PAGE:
Speaking of book reviews: the most recent issue of the Southwestern Journal of Theology (51, no. 1 [Fall 2008]) includes a review of Towards Baptist Catholicity by John A. Nixon (pp. 117-19). (Thanks to Wyman Richardson for calling it to my attention.) The main articles and review section aren't available online, but the editorial introduction to this thematic issue on "Baptists and Unity" will be of interest to readers of this blog, as it differs significantly from the perspective on ecumenical engagement that will be presented in Ecumenism Means You, Too.
Like all book reviews, this one offers the reviewer's opinion on both strengths and weaknesses of the book's argument. This particular review identifies more perceived weaknesses, even while commending some aspects of the book. That's as it should be. If a book doesn't elicit some strong responses of disagreement, it's probably not worth publishing.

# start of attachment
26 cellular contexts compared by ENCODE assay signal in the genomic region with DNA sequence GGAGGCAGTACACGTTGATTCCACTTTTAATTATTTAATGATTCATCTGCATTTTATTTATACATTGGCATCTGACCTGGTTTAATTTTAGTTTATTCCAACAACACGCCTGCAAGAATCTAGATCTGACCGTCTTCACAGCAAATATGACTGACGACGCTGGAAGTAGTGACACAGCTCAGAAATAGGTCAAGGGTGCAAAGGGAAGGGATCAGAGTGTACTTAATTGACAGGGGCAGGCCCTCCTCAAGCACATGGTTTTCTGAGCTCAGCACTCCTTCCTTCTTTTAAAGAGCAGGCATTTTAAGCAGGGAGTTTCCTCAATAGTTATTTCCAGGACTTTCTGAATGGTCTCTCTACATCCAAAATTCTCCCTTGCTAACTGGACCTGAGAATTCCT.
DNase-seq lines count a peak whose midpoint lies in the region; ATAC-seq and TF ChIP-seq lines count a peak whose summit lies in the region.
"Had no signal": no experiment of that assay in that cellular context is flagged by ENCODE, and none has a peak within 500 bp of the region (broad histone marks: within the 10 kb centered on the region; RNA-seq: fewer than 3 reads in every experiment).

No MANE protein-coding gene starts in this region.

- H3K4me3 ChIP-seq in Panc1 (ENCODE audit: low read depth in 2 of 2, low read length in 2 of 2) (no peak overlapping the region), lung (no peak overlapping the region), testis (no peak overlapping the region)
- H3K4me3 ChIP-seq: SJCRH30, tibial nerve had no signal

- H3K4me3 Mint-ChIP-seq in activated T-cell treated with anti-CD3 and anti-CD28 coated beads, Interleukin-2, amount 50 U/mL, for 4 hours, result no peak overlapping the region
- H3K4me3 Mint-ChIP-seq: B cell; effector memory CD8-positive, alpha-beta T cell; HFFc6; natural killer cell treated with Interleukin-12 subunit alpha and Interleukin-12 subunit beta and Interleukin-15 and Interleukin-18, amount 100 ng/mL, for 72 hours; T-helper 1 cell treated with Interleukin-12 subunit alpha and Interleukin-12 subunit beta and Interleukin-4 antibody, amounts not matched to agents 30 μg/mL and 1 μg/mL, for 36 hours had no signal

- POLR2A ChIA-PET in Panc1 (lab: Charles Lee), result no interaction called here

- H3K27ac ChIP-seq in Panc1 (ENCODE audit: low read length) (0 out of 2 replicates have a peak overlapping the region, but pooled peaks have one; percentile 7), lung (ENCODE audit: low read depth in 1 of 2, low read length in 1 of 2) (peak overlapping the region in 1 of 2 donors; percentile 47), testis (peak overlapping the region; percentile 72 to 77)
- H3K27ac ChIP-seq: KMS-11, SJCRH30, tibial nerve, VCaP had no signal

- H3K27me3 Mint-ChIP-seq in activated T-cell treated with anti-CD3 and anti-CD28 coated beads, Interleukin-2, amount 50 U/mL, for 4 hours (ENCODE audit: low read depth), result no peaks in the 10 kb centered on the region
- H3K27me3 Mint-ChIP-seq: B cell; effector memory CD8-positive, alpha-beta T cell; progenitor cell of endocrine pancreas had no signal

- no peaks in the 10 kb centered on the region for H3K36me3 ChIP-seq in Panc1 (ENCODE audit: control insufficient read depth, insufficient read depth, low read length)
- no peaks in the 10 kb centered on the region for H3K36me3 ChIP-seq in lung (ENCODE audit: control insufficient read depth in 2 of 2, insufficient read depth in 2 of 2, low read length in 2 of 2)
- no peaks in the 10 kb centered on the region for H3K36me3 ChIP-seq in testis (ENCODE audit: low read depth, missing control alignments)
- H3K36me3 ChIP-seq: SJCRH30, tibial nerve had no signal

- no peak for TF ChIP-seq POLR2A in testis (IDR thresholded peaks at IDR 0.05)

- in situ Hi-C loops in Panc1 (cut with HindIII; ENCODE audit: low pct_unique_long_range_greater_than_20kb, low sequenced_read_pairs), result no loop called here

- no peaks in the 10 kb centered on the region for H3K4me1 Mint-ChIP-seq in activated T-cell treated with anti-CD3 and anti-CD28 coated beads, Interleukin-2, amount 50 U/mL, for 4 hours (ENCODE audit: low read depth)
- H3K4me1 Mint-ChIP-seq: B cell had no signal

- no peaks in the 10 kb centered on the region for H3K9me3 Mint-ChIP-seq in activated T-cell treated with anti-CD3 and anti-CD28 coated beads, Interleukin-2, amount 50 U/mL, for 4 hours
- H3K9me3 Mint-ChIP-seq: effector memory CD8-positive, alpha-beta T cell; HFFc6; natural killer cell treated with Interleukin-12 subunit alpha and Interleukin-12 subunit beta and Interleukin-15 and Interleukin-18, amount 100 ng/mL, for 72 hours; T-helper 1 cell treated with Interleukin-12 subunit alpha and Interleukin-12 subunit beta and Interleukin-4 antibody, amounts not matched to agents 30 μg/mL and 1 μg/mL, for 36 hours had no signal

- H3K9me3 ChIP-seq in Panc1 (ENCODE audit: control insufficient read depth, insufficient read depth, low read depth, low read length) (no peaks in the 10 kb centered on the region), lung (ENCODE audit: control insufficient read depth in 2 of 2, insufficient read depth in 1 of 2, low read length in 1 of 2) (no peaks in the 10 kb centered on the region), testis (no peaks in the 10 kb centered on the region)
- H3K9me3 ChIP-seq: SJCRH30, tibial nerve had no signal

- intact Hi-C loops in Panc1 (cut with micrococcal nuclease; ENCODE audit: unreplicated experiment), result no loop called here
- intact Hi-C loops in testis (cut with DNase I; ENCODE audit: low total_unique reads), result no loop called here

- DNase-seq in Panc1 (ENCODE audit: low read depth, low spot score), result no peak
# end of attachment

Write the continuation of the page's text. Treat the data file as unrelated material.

All reviews of Towards Baptist Catholicity published to date, by reviewers with widely varying theological perspectives, have been helpfully critical. For what it's worth, the review by Curtis Freeman in First Things is one that fully grasps what I hoped to accomplish by publishing the book. Other reviewers who have discerned well my intentions while being appropriately critical of the book's presentation of them include Myk Habets in Pacific Journal of Baptist Research 2, no. 2 (2006): 73-76; David Wilhite in Journal of Ecumenical Studies 42, no. 3 (Summer 2007): 474-75; Chris Criminger in Stone-Campbell Journal 11, no. 1 (Spring 2008): 100-02; Charles Scalise and Michael Root in Perspectives in Religious Studies 35, no. 4 (Winter 2008): 433-35 and 435-37; and Doug Weaver in Baptist History and Heritage 43, no. 3 (Summer-Fall 2008): 105-07.